Nearly three-quarters of the world's copper production comes from large deposits that form about 2 kilometers (1.2 miles) beneath the Earth's surface, known as porphyry copper deposits. Over the course of millions to tens of millions of years, they are exposed by erosion and can then be mined.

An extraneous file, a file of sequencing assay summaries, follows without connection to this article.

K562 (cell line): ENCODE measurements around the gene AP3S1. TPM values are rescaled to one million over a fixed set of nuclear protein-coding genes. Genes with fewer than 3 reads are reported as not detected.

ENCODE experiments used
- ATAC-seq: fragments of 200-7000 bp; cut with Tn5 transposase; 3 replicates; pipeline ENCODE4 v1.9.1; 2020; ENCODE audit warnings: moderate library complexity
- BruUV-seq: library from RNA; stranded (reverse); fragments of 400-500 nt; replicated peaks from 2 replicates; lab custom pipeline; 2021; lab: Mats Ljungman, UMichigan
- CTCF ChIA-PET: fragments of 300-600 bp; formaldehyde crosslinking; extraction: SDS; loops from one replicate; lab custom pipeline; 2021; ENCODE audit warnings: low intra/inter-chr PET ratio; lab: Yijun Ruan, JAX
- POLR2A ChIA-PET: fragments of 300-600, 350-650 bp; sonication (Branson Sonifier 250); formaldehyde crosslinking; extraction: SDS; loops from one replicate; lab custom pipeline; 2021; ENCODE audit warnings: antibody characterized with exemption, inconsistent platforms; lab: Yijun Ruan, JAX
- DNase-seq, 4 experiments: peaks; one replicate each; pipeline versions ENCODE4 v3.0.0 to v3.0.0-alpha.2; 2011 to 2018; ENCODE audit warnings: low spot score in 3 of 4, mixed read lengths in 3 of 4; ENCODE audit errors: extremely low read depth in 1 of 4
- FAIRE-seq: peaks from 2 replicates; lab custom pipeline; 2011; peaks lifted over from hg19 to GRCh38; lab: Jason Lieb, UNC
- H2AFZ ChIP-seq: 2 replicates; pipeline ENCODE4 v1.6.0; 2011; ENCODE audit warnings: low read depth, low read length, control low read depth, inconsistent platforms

Brian Yanites of the University of Idaho and Stephen Kesler of the University of Michigan examined data on the age and number of exposed porphyry copper deposits worldwide. When they compared those data to the climate in each region, they noticed a pattern: The youngest deposits are in areas of high rainfall, such as the tropics, where erosion was rapid. Deposits are older in dry areas that have low rates of erosion.